Tag Archives: martin weller

Looking forward ALT-C 2016

Audience

With the announcement of the keynotes for ALT-C 2016, which I am looking forward to and sound exciting. It is interesting to reflect on the keynotes that have been before at previous conferences. There are a fair few of these keynotes available on the YouTube and there are many which had a real impact on me. I remember Martin Bean in 2009 and his stories that had the audience laughing out loud, still a powerful message despite finding out years later that the stories of the past were in fact made up.

What do you mean, someone made them up…

jonathanworth

I really enjoyed Jonathan Worth’s moving and though provoking keynote last year and who could forget Catherine Cronin’s Navigating the Marvellous: Openness in Education in 2014. I am sure that you can share your thoughts on memorable keynotes from previous conferences and the impact they had.

Though I have never delivered a keynote at ALT-C, I did do an invited talk in 2012 about tablets. I recently wrote a blog post about the half-life of keynotes which gained some traction and discussion elsewhere on the blogosphere (do we still use that term?).

The half-life of a keynote

Martin Weller wrote a really interesting response on the new or reused keynote presentation. He starts his post describing what he is doing this year.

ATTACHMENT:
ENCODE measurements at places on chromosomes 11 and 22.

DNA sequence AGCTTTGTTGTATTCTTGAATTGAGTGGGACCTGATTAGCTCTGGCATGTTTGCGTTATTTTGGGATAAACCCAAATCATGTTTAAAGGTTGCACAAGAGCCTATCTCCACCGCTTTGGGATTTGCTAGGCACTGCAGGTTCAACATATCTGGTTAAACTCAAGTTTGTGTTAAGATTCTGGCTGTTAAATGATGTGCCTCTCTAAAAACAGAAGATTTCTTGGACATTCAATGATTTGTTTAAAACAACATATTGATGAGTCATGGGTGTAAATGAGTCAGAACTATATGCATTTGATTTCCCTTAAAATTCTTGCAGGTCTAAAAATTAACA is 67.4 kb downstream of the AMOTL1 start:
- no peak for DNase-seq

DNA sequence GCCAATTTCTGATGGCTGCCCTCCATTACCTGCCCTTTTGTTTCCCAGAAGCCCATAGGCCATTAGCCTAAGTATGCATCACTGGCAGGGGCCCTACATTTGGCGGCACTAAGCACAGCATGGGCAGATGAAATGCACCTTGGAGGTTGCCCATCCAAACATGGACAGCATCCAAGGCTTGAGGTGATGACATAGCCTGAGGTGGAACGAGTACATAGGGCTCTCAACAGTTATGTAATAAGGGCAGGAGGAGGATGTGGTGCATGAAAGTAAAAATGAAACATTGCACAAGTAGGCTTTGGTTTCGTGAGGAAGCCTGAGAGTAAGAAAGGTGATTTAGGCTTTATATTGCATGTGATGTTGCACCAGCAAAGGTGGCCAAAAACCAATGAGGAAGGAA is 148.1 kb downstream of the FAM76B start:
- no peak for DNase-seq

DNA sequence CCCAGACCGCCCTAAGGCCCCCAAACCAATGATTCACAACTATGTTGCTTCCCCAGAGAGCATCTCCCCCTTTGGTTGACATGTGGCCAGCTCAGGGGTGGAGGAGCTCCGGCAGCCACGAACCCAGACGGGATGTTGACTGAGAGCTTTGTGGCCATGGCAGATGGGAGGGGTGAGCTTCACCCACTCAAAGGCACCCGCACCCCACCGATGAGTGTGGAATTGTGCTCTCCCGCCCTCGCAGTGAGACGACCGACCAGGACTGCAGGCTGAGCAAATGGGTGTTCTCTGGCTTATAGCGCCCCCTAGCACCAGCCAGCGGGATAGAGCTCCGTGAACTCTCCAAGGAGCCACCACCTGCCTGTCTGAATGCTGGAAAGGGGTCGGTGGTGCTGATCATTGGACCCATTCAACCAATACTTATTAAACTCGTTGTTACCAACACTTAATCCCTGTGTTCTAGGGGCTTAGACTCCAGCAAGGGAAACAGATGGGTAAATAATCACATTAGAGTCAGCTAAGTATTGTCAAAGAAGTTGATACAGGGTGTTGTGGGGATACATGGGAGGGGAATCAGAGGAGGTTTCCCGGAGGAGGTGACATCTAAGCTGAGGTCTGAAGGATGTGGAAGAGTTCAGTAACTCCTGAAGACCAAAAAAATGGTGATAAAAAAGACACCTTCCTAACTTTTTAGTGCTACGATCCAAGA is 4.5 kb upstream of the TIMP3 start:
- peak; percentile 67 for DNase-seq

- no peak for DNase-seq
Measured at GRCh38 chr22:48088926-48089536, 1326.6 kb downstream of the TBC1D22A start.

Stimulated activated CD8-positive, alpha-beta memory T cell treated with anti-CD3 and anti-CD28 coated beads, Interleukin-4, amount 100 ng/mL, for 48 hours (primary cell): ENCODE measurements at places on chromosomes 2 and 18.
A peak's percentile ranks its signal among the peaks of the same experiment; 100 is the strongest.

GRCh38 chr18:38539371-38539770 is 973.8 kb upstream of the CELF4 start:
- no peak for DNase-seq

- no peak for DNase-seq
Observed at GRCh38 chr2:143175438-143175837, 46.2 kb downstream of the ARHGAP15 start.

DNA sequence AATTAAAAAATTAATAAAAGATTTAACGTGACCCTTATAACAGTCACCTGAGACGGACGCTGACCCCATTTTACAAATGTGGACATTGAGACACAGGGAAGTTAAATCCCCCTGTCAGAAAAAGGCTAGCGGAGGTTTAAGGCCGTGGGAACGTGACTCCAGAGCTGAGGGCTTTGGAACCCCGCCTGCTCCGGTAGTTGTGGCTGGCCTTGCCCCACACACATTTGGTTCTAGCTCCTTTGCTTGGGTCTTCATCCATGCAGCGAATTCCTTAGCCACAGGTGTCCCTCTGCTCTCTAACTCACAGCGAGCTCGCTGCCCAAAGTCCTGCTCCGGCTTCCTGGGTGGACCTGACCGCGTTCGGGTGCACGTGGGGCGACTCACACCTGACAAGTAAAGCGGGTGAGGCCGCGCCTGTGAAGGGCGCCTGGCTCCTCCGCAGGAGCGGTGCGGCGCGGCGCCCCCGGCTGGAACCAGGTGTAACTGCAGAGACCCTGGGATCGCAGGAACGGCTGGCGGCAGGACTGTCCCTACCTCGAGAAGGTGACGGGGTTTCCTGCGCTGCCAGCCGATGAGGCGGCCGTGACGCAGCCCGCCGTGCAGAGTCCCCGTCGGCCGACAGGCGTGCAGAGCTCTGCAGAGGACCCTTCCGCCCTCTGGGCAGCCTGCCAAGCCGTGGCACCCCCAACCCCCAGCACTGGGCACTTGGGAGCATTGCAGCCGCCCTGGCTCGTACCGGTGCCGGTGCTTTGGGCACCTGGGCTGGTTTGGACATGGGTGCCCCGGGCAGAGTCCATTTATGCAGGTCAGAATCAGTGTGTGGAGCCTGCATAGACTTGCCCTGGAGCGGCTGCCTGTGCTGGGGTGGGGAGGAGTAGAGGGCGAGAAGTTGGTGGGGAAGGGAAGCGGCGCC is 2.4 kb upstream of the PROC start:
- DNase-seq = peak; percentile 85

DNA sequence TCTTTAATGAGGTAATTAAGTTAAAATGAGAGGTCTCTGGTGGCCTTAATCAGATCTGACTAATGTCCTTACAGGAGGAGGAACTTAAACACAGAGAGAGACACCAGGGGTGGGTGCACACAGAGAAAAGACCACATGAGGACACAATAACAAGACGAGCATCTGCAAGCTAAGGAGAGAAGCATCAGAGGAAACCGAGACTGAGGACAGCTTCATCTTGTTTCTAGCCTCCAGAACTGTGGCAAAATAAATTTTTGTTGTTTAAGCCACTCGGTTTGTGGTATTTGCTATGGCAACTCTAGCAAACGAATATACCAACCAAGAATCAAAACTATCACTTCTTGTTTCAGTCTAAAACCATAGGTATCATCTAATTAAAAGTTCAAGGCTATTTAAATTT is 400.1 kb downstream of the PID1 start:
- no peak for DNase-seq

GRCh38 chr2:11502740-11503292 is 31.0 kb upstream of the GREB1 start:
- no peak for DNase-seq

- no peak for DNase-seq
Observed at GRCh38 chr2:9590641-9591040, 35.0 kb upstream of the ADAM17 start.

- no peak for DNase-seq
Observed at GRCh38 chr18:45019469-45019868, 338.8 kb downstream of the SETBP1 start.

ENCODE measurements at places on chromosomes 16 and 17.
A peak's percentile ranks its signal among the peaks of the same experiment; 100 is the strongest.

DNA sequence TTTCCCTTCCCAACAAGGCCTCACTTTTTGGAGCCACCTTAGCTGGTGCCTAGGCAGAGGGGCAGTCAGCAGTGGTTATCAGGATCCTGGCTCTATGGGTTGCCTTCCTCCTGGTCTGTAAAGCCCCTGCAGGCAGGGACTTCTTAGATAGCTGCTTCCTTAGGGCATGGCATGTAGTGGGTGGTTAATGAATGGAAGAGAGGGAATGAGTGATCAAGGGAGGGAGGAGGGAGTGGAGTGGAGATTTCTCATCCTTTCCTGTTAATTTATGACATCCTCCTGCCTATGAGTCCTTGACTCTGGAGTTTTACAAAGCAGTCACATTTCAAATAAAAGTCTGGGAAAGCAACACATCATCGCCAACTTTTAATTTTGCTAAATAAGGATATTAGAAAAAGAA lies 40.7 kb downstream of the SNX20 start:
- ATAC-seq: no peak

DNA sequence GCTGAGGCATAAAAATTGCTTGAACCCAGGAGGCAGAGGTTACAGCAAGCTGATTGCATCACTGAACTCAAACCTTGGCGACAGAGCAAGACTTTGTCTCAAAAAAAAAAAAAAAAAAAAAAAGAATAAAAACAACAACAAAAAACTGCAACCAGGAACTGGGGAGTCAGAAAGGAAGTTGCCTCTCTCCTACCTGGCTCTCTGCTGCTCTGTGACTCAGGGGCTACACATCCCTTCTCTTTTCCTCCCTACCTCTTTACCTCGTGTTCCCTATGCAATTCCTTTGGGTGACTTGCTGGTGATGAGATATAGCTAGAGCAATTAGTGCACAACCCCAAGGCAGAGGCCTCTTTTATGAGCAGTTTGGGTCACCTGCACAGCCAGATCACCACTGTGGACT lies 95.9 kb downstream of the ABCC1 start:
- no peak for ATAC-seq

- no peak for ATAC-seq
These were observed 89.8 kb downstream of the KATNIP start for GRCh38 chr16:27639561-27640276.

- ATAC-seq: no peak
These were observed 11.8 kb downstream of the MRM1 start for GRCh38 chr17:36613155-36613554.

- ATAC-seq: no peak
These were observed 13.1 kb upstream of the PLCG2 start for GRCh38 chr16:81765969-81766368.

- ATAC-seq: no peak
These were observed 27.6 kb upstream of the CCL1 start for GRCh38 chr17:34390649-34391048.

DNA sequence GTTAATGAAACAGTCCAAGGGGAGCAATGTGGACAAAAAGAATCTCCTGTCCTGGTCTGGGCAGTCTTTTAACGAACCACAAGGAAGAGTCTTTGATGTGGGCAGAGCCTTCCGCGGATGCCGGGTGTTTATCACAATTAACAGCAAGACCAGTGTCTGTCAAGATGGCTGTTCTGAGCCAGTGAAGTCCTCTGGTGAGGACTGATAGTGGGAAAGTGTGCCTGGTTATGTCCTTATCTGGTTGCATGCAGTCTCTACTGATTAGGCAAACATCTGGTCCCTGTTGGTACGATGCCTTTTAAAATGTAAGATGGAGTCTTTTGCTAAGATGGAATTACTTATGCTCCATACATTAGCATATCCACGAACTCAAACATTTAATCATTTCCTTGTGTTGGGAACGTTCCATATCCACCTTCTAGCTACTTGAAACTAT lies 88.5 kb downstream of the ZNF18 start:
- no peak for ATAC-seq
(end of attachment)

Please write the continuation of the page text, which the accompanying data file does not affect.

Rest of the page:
This year I decided I would create new talks for every keynote, so it’s something I’ve been thinking about. I think the initial reaction is that creating new talks is better. But now I’m through my new talk phase, I’m less convinced.

Commenting on Martin’s post was Alan Levine, who mentioned how a post by Kathy Sierra helped him shift perspective on presentations.

Stephen Downes then came in with the audience experience.

I come into a presentation not thinking that the audience is lacking something which I can provide, I come in thinking that the audience already has the essential skills or abilities, which I can help them realize. This means every presentation is different, because every audience is different.

So what are your thoughts? So if you deliver at conferences, have you delivered the same presentation at different events and why did you do it?